And just one last question on the auto classified. It's been a very weak area for the whole industry, obviously, and you did mention you're seeing a bit of a bounce back up in January, which is encouraging. But do you see those dollars really just reflective of the weakness in the dealership, or is it maybe some of those dollars are just moving to different mediums, maybe away from print, and that's what's causing some of this continual softness.

A - Hilary Schneider

I don't think there's any ambiguity in my mind that truly reflects the weakness that you are seeing in that category have across the country. J.D. Powers came out with numbers for the first two weeks of January which talked about the fact that the malaise continues in terms of units that are actually trading. The other thing is domestic dealers are clearly under pressure. When you look at media mix, I think it's a pretty interesting question. Even for the largest of the large, of the most consolidated automotive advertisers, the percent of their revenue which they're spending on Internet, which would be the newest entrant in that arena, is still in the single digits. So I think what you're seeing is just a cut in overall spending and you see that reflected in the national advertising that's happening across media as well as in what we see locally.

Q - Alexia Quadrani

Thank you very much.

Operator

Your next question is from the line of John Janedis with Banc of America Securities.

Q - John Janedis

One, can you expand a bit more on the rate issue? I know in the past you've talked about full run rates declining across all categories in '05, anywhere between, I think, maybe flat to maybe 3 or 4%. Can you give us the average full run rate for the fourth quarter and how that would relate to '06? And then quickly on EBITDA margins, I think your expenses, as you said, were up slightly on slightly lower revenues but your margins were down about 200 basis points. Is that because of Detroit coming out or is there something else there that I might be missing? Thank you.

A - Tony Ridder

We booked Detroit as, in affect it was 100% against our share of the operating profit in Detroit. But it is treated as other income, so we took it out of other income.

A - Steve Rossi

It affected the market.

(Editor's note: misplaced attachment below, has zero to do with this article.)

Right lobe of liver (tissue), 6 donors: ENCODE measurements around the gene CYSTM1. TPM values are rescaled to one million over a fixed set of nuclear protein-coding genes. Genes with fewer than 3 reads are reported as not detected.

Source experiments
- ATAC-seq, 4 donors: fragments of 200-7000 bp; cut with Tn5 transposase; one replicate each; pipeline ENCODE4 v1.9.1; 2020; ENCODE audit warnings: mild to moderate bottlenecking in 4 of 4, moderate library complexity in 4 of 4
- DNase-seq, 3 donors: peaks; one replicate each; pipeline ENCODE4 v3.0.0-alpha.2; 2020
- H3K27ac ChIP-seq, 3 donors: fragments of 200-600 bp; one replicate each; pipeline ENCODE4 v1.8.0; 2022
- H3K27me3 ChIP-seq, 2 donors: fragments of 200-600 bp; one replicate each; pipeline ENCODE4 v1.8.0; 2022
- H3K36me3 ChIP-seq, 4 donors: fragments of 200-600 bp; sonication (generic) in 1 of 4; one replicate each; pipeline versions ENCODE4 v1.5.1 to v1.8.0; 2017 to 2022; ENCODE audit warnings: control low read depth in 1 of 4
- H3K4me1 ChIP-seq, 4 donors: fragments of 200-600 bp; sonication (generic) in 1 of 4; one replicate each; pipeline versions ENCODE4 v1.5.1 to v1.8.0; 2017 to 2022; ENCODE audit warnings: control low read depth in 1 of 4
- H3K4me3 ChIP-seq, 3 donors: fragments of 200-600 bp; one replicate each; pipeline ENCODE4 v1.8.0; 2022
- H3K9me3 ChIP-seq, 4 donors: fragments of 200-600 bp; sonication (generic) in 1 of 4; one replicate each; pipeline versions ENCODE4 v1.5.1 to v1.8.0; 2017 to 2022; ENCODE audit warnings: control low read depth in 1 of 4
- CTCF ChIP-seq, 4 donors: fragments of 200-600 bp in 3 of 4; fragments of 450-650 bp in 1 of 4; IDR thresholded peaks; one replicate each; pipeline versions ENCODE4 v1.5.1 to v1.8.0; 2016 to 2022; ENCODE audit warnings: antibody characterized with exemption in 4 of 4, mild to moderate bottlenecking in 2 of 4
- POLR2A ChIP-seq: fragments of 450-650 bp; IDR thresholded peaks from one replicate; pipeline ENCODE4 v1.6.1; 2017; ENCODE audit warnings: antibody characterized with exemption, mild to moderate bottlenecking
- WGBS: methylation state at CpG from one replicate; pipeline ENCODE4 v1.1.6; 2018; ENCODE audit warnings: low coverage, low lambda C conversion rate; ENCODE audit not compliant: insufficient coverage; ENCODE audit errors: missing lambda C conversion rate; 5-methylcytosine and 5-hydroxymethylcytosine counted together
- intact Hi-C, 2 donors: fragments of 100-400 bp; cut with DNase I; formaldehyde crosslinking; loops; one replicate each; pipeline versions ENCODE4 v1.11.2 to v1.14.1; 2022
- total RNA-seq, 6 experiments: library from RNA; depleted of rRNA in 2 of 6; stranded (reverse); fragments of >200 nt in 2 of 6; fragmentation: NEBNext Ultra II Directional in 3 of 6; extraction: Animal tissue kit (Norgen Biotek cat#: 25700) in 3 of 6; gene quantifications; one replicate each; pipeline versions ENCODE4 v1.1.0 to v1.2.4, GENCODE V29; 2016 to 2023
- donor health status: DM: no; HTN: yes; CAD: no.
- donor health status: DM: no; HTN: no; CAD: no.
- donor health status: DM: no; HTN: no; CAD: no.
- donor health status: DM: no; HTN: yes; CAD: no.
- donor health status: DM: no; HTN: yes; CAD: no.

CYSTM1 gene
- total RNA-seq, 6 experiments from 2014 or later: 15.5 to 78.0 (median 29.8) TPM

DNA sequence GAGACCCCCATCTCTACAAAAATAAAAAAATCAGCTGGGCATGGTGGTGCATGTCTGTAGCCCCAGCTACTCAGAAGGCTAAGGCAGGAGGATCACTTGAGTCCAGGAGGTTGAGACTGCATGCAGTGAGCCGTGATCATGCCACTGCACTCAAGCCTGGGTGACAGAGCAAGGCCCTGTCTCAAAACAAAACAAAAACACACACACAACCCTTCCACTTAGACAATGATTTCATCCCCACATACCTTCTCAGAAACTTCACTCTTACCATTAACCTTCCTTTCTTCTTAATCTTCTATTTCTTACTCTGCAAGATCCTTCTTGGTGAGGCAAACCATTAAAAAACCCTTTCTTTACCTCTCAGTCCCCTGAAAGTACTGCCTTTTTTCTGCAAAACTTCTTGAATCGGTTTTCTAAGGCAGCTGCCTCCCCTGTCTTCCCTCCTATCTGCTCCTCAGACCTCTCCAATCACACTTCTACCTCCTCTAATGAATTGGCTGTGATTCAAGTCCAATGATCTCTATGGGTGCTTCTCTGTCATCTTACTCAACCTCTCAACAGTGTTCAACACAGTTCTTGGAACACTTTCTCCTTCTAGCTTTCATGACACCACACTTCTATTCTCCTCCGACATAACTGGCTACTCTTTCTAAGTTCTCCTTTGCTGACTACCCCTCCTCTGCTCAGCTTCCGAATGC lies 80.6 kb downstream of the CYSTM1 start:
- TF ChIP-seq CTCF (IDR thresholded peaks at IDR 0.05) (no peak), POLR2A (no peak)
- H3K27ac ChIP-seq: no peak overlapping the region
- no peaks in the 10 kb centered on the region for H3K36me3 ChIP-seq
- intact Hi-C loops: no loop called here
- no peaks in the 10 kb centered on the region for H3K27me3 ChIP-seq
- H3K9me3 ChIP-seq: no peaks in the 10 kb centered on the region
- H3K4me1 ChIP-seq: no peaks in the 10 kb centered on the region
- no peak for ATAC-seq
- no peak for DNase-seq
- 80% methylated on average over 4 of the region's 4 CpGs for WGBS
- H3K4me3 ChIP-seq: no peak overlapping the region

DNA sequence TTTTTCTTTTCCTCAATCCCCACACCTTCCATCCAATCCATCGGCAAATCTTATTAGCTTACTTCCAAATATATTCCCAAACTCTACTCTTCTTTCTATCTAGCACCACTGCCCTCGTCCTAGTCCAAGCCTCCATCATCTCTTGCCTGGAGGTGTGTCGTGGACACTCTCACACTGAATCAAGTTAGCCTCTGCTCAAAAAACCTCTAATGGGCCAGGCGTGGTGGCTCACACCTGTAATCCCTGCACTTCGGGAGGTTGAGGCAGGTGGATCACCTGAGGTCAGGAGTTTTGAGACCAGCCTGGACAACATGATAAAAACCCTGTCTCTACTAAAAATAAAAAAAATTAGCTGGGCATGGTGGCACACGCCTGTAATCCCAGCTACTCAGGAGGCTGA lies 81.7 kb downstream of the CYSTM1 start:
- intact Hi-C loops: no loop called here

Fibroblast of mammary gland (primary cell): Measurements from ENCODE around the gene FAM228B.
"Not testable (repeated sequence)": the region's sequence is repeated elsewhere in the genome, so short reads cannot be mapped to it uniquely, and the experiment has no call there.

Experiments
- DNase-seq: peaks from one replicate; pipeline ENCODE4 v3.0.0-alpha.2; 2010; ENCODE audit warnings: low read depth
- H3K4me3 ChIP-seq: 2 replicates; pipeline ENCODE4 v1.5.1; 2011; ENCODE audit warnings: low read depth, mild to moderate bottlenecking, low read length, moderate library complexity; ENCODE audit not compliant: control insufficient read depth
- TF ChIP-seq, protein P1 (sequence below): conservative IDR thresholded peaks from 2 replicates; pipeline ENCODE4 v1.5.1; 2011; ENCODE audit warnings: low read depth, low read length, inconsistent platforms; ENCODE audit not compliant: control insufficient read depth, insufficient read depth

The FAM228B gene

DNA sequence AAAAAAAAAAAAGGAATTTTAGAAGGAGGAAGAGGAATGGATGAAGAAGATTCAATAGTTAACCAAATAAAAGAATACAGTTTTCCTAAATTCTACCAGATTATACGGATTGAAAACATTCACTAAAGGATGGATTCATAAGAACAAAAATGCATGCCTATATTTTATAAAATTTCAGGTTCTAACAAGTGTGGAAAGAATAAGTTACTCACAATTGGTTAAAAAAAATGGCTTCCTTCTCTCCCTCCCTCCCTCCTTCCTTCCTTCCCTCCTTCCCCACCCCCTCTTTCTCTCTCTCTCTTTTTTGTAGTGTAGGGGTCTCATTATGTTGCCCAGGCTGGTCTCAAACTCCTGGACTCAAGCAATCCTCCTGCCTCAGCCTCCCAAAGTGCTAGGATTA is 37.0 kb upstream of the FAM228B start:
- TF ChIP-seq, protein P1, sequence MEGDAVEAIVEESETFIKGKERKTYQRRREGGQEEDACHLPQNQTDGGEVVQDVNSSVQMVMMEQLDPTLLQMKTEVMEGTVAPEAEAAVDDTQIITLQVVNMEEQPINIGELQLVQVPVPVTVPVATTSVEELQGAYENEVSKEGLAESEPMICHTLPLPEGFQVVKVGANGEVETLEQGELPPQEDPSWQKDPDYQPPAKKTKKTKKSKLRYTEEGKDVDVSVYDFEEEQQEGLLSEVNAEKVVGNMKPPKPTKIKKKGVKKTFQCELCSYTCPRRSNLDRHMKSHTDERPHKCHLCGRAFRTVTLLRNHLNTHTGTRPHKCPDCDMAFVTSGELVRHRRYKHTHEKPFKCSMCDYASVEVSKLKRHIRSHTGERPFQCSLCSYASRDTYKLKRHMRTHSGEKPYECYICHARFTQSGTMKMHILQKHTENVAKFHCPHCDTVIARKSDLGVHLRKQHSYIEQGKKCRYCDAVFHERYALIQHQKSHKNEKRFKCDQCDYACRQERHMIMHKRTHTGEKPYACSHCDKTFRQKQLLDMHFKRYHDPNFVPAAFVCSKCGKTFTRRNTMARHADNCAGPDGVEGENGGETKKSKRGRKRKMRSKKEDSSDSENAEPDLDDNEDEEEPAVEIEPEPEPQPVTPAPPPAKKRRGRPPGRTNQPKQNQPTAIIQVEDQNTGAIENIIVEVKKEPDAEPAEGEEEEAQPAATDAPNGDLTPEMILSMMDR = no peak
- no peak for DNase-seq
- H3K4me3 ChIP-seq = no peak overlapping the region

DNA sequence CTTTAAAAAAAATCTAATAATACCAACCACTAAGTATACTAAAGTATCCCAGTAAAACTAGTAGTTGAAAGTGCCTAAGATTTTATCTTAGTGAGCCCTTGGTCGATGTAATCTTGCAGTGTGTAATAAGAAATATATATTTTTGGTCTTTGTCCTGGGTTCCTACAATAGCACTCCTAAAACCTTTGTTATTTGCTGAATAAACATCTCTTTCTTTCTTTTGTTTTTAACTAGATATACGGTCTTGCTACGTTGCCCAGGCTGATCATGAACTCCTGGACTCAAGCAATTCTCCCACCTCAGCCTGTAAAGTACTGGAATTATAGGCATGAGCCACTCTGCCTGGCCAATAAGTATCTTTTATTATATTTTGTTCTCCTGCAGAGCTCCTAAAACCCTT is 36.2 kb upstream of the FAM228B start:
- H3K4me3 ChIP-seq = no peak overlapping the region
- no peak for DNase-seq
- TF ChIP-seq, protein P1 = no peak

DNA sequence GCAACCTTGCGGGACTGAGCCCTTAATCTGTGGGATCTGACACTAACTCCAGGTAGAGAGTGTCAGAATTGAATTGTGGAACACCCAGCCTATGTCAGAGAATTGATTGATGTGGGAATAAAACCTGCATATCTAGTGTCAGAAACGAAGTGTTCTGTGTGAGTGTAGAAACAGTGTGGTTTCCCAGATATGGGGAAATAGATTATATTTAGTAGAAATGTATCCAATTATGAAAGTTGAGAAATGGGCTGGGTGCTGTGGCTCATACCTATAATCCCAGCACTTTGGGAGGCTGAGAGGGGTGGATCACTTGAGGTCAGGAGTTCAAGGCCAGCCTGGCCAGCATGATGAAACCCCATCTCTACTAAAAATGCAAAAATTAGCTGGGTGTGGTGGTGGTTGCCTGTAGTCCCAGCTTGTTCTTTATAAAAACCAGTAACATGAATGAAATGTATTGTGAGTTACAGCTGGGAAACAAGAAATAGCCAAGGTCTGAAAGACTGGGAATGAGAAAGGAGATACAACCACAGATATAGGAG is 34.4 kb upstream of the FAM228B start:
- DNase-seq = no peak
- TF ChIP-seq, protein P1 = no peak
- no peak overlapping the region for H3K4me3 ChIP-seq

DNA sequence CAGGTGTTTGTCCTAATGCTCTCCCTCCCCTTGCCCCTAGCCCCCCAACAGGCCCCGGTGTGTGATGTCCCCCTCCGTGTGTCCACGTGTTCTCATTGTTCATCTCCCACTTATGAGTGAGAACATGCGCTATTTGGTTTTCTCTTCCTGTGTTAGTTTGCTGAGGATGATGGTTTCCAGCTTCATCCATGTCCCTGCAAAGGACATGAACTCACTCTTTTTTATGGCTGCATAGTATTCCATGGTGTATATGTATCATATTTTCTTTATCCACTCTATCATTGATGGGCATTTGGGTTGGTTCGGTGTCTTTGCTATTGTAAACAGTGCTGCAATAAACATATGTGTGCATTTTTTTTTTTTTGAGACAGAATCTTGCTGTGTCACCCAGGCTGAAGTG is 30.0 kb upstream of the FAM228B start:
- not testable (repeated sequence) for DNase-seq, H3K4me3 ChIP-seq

A - Art Brisbane

With respect to full run rates for the quarter, in retail, rate was down 1.3%, full run. In national rate was up 1.9%, full run.

Q - John Janedis

Would you expect that to be similar in '06, then?

A - Art Brisbane

I would look for it to be similar, similar pattern.

A - Hilary Schneider

And, once again, that will vary by market, depending on the opportunities they have.

Q - John Janedis

Thank you.

Operator

The next question comes from the line of Craig Huber with Lehman Brothers.

Q - Craig Huber

Great, thanks for taking my questions. Can you talk briefly, if you would, why your circulation volume numbers we've seen in December statistics gotten worse here in the last couple of months versus the year-to-date numbers? And then also, your ad revenue growth for this last year was pro forma up 1.7%. I was wondering, roughly 15, 16 months ago, as you were looking into 2005, what your ad revenue assumptions were, what you were budgeting going into 2005? I'm sure it was up better than 1.7% pro forma. What category specifically was the shortfall? Thanks.

A - Art Brisbane

Let me start in with the circulation while the troops think about your question going back 16 months. It seems like a lifetime. Circulation Q4 copies were down more steeply versus the year trend, specifically daily copies down 4.2 and Sunday copies down 4.4. Various things contributing there were a steeper decline percentage-wise in NIE and other copies in the daily category. And a steeper decline in other in the Sunday category. So it reflects, on the one hand, the fact that we are focusing on the core circulation channels of home delivery and single copy. But an important factor in driving down even those core categories of home delivery and single copy, were selected price increases that we took in certain markets during the year. So those will drive volume down some. We try to be very judicious about it but there's no question that there is an impact on copies coming out of the pricing.